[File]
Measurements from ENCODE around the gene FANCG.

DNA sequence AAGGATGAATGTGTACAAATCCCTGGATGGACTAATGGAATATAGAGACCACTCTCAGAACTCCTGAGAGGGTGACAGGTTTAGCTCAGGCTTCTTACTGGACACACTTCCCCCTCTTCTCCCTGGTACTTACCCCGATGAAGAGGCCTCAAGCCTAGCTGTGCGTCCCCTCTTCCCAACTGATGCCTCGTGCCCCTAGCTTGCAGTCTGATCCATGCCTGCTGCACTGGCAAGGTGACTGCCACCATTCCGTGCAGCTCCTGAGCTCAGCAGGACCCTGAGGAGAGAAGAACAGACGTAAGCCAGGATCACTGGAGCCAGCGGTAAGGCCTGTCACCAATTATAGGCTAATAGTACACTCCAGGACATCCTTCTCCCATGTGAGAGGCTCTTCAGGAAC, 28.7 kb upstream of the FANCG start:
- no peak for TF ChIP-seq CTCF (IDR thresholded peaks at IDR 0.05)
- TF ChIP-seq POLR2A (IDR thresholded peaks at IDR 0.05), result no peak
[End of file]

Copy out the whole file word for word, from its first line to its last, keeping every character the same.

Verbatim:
Measurements from ENCODE around the gene FANCG.

DNA sequence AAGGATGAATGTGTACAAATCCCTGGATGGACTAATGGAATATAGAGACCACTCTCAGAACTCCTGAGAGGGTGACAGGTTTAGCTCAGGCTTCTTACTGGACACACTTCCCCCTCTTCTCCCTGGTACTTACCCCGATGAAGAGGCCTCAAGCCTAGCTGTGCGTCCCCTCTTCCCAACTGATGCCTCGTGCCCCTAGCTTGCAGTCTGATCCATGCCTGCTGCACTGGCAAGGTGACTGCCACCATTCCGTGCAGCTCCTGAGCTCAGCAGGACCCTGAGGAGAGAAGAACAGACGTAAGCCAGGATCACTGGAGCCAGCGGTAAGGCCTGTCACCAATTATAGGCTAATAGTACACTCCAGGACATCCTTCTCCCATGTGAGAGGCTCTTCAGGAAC, 28.7 kb upstream of the FANCG start:
- no peak for TF ChIP-seq CTCF (IDR thresholded peaks at IDR 0.05)
- TF ChIP-seq POLR2A (IDR thresholded peaks at IDR 0.05), result no peak